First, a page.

Two playoff-bound teams clash on Monday night, when the Winnipeg Jets face off against the Washington Capitals. Which team will go further in the postseason?
Greg Wyshynski, senior writer: The Capitals and Jets are in two very different places in their life spans as championship contenders. Look no further than their respective goal-scoring virtuosos: Alex Ovechkin, 32, has 97 Stanley Cup playoff games to his credit. Patrik Laine, 19, has never played in the NHL postseason. Sure, they've both appeared in the same number of championship games, which is none. But the Jets are clearly a team building toward a title with a young core, while the Capitals are using an industrial-strength tire jack to keep their Stanley Cup window open.
As I've said for the past two seasons: The Capitals need someone to clear the Pittsburgh Penguins off the road to a championship. Washington is 0-and-3 against Sidney Crosby in the postseason, with Pittsburgh winning the Stanley Cup each time it has thwarted the Caps. I don't believe that the Capitals can beat Pittsburgh, and whether it's against the Philadelphia Flyers, New Jersey Devils or Columbus Blue Jackets in round one, I think the Penguins will advance. Which means the Capitals' season will probably end in the semifinals -- again.
The Jets, meanwhile, will have home ice against their first-round foe (the Minnesota Wild or Dallas Stars) before facing the Nashville Predators -- unless the Predators get upended by a wild card. (With Jonathan Quick and the Los Angeles Kings looming on the bubble, that's not impossible.) If the Preds make it through ... buckle up. The teams have combined for 29 goals in three games thus far.
I give the slim advantage here to Winnipeg if only because Nashville doesn't have some kind of demonic hex on the Jets as the Penguins apparently have on the Capitals. But also because this counterargument involves the Capitals and playoff success -- which are, at last check, antonyms.
Emily Kaplan, national NHL reporter: Out of these two teams, no question the Jets entertained me more this season. They were a more complete team -- steady through the lineup, dynamic, bolstered by star turns from Laine and Mark Scheifele, and benefiting from surprise performances from rookie Kyle Connor and goaltender Connor Hellebuyck.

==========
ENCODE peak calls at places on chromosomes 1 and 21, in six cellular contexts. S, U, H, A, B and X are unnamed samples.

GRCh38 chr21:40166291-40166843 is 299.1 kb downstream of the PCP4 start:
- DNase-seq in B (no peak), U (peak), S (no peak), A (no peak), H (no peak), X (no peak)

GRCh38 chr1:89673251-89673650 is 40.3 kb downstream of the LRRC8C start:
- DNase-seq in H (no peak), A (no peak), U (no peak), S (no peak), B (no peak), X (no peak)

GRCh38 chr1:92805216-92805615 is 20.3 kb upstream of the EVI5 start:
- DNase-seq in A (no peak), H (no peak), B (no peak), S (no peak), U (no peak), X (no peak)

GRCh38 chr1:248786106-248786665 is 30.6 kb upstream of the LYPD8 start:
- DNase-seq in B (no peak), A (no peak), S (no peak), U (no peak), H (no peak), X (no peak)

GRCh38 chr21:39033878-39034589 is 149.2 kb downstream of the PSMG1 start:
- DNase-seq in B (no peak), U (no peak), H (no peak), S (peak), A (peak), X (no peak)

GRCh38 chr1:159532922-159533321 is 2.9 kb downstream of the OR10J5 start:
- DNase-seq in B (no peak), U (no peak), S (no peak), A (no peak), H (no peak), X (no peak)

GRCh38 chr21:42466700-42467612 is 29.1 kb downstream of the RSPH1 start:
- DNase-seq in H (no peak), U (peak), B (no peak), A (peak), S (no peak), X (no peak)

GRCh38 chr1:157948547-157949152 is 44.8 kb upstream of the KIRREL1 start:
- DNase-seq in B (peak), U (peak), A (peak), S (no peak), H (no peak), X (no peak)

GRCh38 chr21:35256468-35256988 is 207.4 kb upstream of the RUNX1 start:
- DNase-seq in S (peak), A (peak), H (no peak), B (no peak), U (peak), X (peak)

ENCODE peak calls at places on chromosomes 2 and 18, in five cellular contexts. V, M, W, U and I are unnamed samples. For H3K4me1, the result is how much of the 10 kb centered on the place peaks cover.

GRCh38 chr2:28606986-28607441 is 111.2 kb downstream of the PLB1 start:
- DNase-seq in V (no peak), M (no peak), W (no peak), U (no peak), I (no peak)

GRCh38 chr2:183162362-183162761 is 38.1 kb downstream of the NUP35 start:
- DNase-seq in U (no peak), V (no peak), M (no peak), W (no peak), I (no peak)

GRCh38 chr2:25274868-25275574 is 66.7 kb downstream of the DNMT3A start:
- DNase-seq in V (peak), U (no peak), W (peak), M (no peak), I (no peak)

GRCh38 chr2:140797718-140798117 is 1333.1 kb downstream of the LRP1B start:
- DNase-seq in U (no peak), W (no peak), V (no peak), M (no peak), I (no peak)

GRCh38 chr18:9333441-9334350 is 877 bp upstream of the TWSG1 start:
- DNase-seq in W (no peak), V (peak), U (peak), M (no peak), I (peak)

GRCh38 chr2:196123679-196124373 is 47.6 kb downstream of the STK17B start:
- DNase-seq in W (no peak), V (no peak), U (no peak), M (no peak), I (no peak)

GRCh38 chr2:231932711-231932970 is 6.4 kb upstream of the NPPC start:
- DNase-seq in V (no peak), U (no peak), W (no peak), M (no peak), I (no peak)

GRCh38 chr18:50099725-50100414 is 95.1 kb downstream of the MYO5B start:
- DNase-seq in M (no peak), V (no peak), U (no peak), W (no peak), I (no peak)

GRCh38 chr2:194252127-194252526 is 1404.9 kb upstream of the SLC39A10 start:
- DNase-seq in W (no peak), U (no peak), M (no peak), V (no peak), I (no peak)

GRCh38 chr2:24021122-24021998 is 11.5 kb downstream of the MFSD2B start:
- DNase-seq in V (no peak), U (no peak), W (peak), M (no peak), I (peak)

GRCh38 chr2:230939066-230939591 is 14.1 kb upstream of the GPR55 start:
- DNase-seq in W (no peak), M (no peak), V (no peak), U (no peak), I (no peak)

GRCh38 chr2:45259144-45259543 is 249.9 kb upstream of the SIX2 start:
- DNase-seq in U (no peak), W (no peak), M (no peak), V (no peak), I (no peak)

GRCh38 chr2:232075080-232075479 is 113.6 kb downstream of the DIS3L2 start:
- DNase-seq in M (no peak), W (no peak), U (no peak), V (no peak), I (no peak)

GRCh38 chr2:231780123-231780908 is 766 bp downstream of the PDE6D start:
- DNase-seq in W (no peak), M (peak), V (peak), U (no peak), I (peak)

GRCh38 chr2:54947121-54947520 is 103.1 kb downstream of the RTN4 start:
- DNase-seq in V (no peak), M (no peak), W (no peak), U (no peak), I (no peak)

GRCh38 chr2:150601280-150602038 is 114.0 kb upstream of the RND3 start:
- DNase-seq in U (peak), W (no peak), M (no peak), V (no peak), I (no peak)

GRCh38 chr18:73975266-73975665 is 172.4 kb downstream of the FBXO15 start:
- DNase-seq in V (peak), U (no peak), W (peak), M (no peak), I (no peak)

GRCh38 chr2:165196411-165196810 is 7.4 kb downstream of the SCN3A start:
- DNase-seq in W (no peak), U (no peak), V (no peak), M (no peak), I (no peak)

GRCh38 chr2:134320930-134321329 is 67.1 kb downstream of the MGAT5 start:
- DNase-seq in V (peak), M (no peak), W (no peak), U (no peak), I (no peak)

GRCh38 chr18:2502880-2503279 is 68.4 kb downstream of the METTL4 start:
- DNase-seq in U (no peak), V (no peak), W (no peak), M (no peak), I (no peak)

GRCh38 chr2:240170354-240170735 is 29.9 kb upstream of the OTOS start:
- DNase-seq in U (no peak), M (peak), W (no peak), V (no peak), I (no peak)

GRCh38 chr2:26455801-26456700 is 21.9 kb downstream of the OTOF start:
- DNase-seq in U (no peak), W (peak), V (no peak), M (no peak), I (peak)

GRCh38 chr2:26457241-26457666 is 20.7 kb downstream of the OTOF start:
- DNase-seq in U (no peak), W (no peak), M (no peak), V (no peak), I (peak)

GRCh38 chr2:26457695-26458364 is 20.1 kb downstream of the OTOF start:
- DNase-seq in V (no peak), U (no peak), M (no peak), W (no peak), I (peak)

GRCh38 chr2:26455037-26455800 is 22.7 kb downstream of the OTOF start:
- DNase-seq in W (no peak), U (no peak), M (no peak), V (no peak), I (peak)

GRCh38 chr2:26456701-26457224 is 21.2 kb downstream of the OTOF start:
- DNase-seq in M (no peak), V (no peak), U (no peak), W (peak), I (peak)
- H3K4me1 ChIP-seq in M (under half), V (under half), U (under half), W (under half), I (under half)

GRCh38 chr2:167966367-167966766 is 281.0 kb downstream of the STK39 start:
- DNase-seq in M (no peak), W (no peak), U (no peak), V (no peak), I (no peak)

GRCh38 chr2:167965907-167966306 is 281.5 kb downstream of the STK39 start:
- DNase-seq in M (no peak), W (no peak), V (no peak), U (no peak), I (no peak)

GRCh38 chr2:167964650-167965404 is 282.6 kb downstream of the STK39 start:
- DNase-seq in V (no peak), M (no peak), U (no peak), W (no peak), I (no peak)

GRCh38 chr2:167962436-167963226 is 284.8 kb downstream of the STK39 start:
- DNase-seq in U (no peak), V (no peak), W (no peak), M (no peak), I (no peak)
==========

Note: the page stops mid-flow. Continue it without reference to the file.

But when I look at the Jets, there's one word I always go back to: young. Winnipeg is on the cusp of being great, but the roster doesn't boast a ton of experience. While the Jets are buoyed by some veterans like defenseman Dustin Byfuglien, winger Blake Wheeler and now center Paul Stastny, this team has not won a single playoff game since relocating from Atlanta in 2011. While Hellebuyck has been a revelation, the 24-year-old has never played in the postseason. A hot goaltender is a key ingredient for a long playoff run, so I assume he'll stay composed under pressure. Stingy defense is another ingredient, and the Jets have been stellar on D. They are fifth-best in the league in goals per game, allowing 2.6. The Capitals are more mediocre in this area, as a leaky defense has been a concern since training camp. Washington is below the league average, allowing 2.93 goals per game.
As it stands now, the Jets would face the Wild in the first round, and that's a tough matchup. The Capitals, meanwhile, would draw the Devils -- young and plucky like the Jets, but once again, potentially overmatched by experience. My heart wants the Jets to make a long playoff run, but my gut says the Ovechkin-led Capitals -- a team that has plenty of experience playing in April and May -- may make it further.
Chris Peters, NHL prospects writer: What will be more difficult to overcome: the psyche that comes with not being able to get past the second round in the Ovechkin era for the Capitals or the relative inexperience of the Jets when it comes to the postseason? Both of those can be viewed as deficits, but they also could create some level of hunger in each team. In the case of the Capitals, we've been wondering for years if this is the year. Honestly, this doesn't feel like the year, but I still think they have a better chance of advancing further than the Jets. I'm just not sure either ends up getting past the second round, for many of the same reasons Greg and Emily noted above.
The current playoff format really hampers the Jets in that they'd have to face the titan of their own division in the second round. I just think Nashville is a deeper team overall -- even though I don't think the gap is as significant as you might think -- and after getting so close last year, the Predators are even better now. On the other side, the Caps are used to the playoff format putting them in a tough spot, but you have to find a way, right? They might have just enough to get past the Penguins this time, but I'm going to need to see it to believe it.
Regardless of which team goes further, I think this is going to be an important building-block season for Winnipeg. The Jets are right on the cusp of taking their place among the league's heavyweights. They have a few key contracts to resolve this summer, namely Hellebuyck's and Jacob Trouba's new deals as restricted free agents, but the Jets' core has a chance to be special over the next few seasons. That Stanley Cup window seems like it's peeking open. It will be interesting to see what Winnipeg can do during this postseason, where it should be viewed at least as a legitimate threat.